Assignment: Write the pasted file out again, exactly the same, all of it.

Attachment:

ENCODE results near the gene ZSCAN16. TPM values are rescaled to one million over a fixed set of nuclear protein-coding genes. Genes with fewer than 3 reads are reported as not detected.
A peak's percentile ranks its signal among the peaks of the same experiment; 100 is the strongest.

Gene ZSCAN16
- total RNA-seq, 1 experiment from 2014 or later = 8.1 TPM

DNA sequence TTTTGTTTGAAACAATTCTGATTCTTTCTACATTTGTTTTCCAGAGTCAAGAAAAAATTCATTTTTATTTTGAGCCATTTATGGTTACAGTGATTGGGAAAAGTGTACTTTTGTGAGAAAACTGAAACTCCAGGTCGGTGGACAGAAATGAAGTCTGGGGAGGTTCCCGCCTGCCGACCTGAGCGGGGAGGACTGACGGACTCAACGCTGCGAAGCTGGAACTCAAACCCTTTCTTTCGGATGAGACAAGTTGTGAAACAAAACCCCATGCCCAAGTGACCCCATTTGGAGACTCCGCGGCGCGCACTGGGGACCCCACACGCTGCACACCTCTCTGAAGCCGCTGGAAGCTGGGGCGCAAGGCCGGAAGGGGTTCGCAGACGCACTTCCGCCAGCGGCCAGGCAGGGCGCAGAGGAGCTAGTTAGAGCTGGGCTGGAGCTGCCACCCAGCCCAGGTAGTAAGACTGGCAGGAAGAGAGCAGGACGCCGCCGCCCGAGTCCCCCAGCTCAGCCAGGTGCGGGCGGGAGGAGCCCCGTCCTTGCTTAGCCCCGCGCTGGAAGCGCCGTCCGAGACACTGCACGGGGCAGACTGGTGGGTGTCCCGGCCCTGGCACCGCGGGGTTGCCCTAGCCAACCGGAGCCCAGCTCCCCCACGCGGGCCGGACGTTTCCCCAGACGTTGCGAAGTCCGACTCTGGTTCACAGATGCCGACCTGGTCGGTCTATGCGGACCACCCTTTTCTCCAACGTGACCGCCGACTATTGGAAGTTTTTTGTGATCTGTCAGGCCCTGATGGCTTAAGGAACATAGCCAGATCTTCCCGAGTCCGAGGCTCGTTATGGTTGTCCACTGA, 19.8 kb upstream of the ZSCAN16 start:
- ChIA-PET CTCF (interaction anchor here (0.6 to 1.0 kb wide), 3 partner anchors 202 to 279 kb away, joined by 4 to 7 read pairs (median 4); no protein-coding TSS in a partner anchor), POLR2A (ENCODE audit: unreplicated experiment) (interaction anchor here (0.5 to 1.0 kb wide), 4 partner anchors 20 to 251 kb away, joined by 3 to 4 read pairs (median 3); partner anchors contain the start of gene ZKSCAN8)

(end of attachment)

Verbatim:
ENCODE results near the gene ZSCAN16. TPM values are rescaled to one million over a fixed set of nuclear protein-coding genes. Genes with fewer than 3 reads are reported as not detected.
A peak's percentile ranks its signal among the peaks of the same experiment; 100 is the strongest.

Gene ZSCAN16
- total RNA-seq, 1 experiment from 2014 or later = 8.1 TPM

DNA sequence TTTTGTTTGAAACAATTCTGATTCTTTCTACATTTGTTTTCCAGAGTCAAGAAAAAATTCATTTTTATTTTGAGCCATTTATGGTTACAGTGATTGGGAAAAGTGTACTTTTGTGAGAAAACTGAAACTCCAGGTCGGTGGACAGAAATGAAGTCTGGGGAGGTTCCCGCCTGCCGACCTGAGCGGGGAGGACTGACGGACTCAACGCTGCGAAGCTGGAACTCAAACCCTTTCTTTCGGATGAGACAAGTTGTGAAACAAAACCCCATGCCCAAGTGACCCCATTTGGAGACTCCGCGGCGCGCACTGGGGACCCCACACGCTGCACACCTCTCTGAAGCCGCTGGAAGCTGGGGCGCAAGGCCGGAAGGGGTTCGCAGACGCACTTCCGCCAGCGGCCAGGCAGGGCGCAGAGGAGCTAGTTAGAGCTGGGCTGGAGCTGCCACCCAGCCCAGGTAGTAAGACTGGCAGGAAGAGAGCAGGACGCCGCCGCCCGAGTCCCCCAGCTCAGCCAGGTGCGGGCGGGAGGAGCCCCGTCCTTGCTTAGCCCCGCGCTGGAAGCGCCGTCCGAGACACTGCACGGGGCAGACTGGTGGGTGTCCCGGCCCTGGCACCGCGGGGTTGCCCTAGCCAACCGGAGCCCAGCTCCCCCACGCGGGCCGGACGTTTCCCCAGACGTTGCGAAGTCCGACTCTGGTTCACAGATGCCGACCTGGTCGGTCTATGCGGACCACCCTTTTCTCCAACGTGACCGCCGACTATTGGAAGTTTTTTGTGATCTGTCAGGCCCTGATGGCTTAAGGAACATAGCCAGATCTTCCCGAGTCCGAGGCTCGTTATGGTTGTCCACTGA, 19.8 kb upstream of the ZSCAN16 start:
- ChIA-PET CTCF (interaction anchor here (0.6 to 1.0 kb wide), 3 partner anchors 202 to 279 kb away, joined by 4 to 7 read pairs (median 4); no protein-coding TSS in a partner anchor), POLR2A (ENCODE audit: unreplicated experiment) (interaction anchor here (0.5 to 1.0 kb wide), 4 partner anchors 20 to 251 kb away, joined by 3 to 4 read pairs (median 3); partner anchors contain the start of gene ZKSCAN8)